Though never cast to the fringes of the fighting scene, Tecmo’s Dead Or Alive series is rarely considered one of the genre’s elementary staples. Having been in circulation for almost two decades, the franchise carries a considerable amount of provenance with a worldwide fanbase in tow. However, constant transitions between platforms and the series’ recent ties to Xbox have no doubt weighed on the series’ overall success, especially in Japan.
When it launched last September, Dead Or Alive 5 was the first true multi-platform addition to the franchise since its very first instalment, launching on both the PlayStation 3 and Xbox 360. Although critics praised many elements, such as the game’s presentation, extensive spread of content and accessible gameplay, some were also quick to point out how little Dead or Alive had evolved, even in the presence of heavy competition.
Whether you loved or loathed Dead Or Alive 5, its recent PlayStation Vita port, dubbed “PLUS”, is an identical, albeit portable, imitation of the core game with a few tricks here and there, like Cross-Play and touch controls, to keep things fresh.
Just about everything you would expect from a modern day fighter is here. Players can either jump into PLUS and immediately throw down against AI opponents, or take the fight online in a variety of game modes. For most, the former portion of the game will take precedence, coming fully-equipped with a down-and-dirty versus option as well as extensive training programs, challenges, and even a fleshed out story mode.
It’s in this story mode that players will be able to get acquainted with Dead Or Alive’s updated roster of characters. While there’s not too much in the way of narrative substance here, all you really need to know is that there is a fighting tournament afoot. Though there are one or two noteworthy subplots, much of the conflict between characters is nonsensical; every time one catches another’s glance you’re sure to have a beatdown on your hands.
Dead Or Alive 5 sets itself apart from the likes of Street Fighter and Mortal Kombat by doing away with ranged attacks, teleports, and other forms of trickery. Instead Dead Or Alive adheres strictly to what it call the “Triangle” – a rock, paper, scissors system in which normal strikes overpower grapples, grapples overpower counters and counters overpower strikes.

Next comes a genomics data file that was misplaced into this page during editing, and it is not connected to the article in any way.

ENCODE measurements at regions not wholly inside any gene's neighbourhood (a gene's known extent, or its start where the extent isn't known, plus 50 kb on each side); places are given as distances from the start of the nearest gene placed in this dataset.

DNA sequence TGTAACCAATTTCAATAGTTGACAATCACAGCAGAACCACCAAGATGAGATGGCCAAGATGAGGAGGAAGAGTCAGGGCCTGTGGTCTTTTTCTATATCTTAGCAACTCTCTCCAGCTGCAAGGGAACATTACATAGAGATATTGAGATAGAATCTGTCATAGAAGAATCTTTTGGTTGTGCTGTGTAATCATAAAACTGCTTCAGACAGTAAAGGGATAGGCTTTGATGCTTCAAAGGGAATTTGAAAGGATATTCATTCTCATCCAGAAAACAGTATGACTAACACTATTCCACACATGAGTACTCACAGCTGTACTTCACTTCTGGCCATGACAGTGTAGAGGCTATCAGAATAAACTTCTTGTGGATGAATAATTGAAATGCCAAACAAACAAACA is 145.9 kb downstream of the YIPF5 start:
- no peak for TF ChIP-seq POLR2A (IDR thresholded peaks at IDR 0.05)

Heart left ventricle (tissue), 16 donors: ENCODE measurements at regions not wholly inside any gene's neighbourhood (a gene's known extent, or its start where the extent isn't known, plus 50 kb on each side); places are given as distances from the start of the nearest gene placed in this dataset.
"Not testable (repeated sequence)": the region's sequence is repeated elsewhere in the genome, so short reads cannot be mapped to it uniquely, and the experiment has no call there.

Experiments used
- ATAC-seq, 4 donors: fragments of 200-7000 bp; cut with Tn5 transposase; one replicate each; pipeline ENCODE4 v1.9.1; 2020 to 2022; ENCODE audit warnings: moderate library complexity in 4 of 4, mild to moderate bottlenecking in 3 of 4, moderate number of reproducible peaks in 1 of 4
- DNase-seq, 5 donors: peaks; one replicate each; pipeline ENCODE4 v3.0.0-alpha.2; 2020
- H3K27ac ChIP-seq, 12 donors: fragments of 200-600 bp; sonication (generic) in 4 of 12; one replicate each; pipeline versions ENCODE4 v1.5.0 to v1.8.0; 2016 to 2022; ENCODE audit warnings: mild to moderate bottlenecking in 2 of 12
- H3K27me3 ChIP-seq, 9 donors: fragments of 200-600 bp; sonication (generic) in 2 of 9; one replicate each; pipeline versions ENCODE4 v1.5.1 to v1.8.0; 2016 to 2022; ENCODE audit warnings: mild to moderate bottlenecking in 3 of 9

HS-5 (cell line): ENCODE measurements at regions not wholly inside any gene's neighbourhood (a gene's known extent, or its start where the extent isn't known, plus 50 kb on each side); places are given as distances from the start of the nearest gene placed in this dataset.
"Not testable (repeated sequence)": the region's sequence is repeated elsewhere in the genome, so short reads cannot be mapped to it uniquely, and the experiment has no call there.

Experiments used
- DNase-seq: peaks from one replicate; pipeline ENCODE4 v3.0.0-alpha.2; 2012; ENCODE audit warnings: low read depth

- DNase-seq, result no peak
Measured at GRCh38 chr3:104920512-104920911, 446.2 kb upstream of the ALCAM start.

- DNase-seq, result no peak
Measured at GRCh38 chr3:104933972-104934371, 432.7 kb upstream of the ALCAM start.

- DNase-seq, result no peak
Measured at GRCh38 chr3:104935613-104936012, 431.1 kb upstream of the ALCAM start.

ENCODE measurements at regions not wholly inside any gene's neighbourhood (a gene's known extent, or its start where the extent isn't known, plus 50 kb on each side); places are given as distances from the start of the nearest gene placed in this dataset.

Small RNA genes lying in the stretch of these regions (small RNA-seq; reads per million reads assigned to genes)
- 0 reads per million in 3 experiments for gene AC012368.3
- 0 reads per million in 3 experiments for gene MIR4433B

It’s a simple concept, though one that doesn’t translate perfectly into gameplay, mainly due to the fact that more inexperienced players will often shy away from using counters. With a heavy emphasis on reaction times, it seems more beneficial to simply block instead of risking a counter and getting pulverized. With that said, this issue will matter little to intermediate and experienced players. For them, Dead Or Alive 5 is about reading their opponents and feinting in order to administer a killer combo and claim dominance.
That’s not to say that novice or casual fighters can’t have fun with the game. Sticking to punches, kicks and grapples can still make for some rewarding gameplay, especially when you factor in Dead Or Alive’s dynamic stages.
Force an opponent against the fringes of an arena and, chances are, you’ll trigger an explosion or some other cataclysmic event that could deal a hearty amount of damage or even chance the field of play entirely. Certain stages even have “Cliffhanger” moments in which fighters must react to a command prompt as they tumble over an edge to the platform below. Some will call it a gimmick, though others will no doubt defend it as one of the series’ persistent in-game features.
The most substantive addition to Dead Or Alive 5’s portable version is the inclusion of Touch Fight. Just like Versus mode, players can select their character, opponent, and arena, though the game’s controls are scaled back to basic touchscreen gestures.
For instance, tapping the screen will initiate a regular attack, whereas swiping gives them some added direction and holding down the screen will trigger a block. Although the effort put into Touch Fight is admirable, the novelty wears off after a few rounds.
Perhaps the most impressive aspect of PLUS is just how great the game looks. While a few concessions have been made in order to get the game to run on a handheld, the character models still look fantastic and the fluidity of the animation really contributes to the overall experience. Stages also benefit from Team Ninja’s attention to detail, with dynamic elements rarely impacting on the game’s solid framerate.
- Solid core fighting.
- Looks stunning.
- Plenty of content.
- Cross-Play and Cross-Save functionality with the PlayStation 3.
- A more simplistic fighting experience.
- Training is a little too comprehensive and lacks structure.
- Story is essentially filler.
- Game modes may seem a little bare-boned and repetitive.
Although PLUS is a competent port of Dead Or Alive 5, it doesn’t add quite enough to warrant a re-purchase. However, if you’re new to the series or just fancy a solid fighting game whilst on-the-go, PLUS is definitely your go-to option. With simplistic mechanics and a wealth of content, the game is ideal for short bursts of play, also proving addictive enough for those longer, more intense sessions.